Those are just a few lucky ones being treated at hospitals in Mansehra. United Nations estimates some 17,000 earthquake-affected women in Pakistan are expected to give birth in the next two months. About 1,200 of them will face major complications and about 400 will require surgical assistance.

UNFPA, the United Nations Population Fund, warns that the health and safety of these pregnant women and adolescent girls are in jeopardy due to the shock and trauma they suffered in the quake, the harsh living conditions they now face, and their limited access to basic health services and emergency obstetric care.

Anis Haroon of Aurat Foundation visited the earthquake affected areas last week. She laments: "Even before the devastation, Pakistan had an inadequate healthcare system. Various basic health units (BNU) were merely buildings. Nothing significant took place inside them. Now after the earthquake, nothing remains."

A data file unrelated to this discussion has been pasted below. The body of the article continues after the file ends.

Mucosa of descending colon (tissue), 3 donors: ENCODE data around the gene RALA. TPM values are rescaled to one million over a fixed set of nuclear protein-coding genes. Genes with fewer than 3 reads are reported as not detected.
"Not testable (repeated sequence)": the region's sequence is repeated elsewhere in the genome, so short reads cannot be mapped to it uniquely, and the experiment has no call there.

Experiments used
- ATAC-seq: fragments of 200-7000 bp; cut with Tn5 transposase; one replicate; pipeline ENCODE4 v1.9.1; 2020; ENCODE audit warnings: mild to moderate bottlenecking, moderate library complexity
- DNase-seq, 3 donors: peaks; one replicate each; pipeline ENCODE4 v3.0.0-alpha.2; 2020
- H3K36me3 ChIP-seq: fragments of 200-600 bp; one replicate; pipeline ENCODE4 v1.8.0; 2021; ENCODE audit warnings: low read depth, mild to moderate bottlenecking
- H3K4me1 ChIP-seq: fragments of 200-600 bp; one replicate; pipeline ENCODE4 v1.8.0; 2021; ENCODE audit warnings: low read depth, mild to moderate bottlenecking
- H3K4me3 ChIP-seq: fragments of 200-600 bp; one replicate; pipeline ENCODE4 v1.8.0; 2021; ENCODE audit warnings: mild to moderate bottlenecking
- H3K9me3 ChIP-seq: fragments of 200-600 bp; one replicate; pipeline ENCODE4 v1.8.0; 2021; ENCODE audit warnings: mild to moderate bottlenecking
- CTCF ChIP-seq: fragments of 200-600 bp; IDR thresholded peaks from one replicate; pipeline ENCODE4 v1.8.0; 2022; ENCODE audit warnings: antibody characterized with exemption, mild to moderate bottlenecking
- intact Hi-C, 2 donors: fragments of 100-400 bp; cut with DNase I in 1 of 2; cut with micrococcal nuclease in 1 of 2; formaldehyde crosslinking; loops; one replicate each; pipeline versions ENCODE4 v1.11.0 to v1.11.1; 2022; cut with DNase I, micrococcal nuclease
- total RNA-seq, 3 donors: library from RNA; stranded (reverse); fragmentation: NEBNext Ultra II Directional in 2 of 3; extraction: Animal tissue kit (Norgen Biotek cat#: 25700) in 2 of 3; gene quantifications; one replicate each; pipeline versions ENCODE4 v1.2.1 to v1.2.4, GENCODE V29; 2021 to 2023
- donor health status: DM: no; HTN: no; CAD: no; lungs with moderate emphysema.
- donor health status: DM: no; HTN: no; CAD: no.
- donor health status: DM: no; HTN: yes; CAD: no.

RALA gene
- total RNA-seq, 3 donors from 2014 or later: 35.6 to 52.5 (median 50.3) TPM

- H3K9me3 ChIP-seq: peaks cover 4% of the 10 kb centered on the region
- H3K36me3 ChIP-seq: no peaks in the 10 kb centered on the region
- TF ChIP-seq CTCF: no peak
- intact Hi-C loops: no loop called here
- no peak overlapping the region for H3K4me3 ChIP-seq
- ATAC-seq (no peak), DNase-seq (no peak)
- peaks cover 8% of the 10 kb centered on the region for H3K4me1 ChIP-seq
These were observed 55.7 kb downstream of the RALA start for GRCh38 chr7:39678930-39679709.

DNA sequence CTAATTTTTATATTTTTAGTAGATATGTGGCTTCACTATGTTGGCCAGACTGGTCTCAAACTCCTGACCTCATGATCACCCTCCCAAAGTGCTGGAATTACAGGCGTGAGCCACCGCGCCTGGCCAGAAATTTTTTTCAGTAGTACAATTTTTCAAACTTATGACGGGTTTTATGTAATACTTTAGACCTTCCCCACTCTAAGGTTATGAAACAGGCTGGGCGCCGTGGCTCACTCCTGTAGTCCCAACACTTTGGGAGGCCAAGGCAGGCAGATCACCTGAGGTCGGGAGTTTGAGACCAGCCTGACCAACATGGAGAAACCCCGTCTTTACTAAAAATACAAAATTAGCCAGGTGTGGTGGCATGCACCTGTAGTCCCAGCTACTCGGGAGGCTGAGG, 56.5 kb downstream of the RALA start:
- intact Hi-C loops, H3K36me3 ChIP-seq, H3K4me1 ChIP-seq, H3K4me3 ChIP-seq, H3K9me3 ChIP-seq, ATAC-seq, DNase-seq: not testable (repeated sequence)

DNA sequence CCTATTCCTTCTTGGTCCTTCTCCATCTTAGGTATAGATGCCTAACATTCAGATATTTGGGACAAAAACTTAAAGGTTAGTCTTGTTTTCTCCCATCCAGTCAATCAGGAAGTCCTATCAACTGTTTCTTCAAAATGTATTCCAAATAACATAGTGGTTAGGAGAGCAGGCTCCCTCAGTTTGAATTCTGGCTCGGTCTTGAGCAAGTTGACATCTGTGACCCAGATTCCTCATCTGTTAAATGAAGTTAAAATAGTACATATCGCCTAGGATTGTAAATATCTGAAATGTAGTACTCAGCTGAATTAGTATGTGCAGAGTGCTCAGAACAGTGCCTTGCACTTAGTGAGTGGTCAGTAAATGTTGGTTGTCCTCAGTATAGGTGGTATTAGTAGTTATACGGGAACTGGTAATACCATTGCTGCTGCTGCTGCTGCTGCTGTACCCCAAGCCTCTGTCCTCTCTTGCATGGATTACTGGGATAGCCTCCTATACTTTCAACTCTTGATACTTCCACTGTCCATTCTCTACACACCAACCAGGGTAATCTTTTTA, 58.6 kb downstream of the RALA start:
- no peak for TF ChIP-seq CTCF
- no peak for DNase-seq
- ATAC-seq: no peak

She adds: "For one, there are not enough female doctors and volunteers working in the (quake-hit) areas to treat the women-related health issues." The shortage of female medical staff and community workers is also one of the major challenges for UNFPA as many maternal health providers are injured, displaced or killed.

The district hospital Mansehra is in a shambles. The walls around the maternity ward are cracked and the space inside cramped as it is packed beyond capacity and the staff overworked.

In field hospitals set up in the open areas of the town, cases of child birth are of low priority. Because, "I assume other cases are much more critical," says Dr Mercedes Tatay of Medecins Sans Frontieres (Doctors Without Borders). Besides, Italian Dr Heike Tobien maintains that "Pakistani women are sturdy and take child birth in a stride."